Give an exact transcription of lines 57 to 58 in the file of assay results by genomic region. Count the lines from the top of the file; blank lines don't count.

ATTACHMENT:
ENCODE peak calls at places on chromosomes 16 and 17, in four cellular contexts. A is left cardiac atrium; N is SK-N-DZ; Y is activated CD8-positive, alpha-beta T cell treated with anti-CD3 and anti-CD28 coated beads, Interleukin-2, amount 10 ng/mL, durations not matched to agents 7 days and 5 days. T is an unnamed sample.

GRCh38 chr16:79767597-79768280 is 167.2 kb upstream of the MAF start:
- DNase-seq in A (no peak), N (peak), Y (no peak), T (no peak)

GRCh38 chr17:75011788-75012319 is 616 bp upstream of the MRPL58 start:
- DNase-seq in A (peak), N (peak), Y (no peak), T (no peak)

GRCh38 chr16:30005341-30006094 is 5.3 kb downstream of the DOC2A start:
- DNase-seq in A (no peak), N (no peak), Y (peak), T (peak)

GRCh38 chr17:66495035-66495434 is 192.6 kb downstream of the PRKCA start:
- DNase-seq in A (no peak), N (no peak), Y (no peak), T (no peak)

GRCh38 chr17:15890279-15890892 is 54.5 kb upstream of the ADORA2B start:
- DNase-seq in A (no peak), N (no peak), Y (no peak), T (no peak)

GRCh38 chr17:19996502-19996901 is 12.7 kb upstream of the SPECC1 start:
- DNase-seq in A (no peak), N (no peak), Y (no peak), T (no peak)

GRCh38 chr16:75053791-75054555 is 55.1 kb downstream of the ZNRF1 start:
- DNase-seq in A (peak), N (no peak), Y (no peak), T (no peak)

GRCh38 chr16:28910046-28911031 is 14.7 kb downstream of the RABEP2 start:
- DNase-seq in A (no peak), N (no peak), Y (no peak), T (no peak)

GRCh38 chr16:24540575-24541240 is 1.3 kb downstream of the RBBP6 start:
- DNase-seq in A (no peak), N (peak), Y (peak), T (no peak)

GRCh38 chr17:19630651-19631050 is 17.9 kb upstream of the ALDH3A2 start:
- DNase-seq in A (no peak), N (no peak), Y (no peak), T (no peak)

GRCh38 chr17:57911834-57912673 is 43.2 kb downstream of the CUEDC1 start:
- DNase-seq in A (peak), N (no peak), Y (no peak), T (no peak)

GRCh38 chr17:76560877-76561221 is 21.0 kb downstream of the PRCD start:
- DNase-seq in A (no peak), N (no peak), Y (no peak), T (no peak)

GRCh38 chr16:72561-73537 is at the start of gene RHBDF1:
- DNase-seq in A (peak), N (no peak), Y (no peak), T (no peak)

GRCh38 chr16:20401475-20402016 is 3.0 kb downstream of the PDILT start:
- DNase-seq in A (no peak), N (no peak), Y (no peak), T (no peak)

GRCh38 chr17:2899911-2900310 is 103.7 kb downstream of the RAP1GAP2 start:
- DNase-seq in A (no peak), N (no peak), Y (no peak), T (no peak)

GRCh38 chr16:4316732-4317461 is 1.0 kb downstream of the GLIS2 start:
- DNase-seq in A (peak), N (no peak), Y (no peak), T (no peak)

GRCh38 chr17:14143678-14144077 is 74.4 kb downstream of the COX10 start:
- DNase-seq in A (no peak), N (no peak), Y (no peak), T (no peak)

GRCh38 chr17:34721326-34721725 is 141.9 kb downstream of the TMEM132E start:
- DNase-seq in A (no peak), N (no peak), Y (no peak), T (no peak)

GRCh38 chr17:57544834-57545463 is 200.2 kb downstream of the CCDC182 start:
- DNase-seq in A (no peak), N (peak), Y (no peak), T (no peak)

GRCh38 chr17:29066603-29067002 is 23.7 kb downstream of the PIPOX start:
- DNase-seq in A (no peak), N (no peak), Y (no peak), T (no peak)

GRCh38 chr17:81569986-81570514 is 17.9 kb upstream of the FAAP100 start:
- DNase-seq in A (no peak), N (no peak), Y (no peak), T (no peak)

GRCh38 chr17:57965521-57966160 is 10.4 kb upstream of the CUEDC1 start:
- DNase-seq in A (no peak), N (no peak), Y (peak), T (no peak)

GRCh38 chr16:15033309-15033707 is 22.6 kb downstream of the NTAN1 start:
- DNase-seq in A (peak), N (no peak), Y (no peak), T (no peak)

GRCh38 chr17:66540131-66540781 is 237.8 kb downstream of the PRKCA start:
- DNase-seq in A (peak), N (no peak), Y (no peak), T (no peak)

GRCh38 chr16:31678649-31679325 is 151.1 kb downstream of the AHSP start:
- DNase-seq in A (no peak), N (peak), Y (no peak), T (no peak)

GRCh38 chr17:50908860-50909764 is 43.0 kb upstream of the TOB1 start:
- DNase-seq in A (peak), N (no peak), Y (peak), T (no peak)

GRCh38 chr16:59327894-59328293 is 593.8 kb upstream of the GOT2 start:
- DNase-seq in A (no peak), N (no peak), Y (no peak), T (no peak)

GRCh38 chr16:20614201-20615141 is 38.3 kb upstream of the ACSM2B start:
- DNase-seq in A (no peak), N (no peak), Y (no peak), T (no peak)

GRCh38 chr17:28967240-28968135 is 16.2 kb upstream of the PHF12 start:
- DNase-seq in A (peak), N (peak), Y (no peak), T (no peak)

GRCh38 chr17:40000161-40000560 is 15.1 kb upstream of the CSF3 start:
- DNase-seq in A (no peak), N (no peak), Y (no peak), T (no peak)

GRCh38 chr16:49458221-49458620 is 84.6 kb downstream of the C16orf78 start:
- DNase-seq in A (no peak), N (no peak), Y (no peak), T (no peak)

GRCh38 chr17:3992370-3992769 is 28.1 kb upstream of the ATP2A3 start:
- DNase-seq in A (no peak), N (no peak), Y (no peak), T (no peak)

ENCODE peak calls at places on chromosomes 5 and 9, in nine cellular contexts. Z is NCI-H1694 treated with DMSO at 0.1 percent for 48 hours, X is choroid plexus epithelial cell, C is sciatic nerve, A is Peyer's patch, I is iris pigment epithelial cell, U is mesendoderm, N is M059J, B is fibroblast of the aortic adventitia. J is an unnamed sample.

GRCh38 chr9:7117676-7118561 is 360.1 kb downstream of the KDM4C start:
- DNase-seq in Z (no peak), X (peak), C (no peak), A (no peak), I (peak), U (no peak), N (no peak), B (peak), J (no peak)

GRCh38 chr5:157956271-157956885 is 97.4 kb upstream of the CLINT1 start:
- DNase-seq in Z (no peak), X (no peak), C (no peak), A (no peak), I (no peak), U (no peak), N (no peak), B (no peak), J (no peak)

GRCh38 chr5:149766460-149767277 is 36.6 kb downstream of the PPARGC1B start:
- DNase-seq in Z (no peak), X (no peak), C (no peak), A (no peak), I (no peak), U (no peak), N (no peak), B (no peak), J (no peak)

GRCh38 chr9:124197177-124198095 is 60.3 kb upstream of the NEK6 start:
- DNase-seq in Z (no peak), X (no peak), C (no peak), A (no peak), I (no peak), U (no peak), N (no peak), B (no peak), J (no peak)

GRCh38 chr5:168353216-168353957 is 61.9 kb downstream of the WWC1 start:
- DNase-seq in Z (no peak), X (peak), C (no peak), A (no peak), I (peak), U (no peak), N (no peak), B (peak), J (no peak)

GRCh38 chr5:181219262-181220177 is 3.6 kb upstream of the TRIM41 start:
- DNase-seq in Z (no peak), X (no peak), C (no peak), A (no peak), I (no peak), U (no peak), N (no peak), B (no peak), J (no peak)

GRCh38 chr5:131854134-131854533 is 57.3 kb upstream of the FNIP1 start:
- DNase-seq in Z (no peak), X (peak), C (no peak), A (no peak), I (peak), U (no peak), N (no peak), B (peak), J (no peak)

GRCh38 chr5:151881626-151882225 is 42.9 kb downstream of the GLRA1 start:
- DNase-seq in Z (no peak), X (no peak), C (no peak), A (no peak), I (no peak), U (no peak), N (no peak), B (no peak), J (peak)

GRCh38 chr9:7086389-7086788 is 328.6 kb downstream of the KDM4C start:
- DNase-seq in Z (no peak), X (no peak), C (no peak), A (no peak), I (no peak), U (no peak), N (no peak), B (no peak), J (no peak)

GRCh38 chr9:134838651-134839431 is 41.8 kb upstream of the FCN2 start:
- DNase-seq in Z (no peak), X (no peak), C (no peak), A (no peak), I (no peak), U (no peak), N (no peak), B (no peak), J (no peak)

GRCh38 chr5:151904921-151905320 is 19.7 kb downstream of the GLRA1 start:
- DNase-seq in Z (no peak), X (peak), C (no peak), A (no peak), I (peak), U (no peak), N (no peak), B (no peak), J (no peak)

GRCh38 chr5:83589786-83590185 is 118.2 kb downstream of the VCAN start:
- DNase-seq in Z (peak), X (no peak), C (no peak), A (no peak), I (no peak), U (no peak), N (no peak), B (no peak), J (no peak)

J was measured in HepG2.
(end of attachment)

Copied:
- DNase-seq in A (no peak), N (no peak), Y (no peak), T (no peak)

GRCh38 chr17:28967240-28968135 is 16.2 kb upstream of the PHF12 start: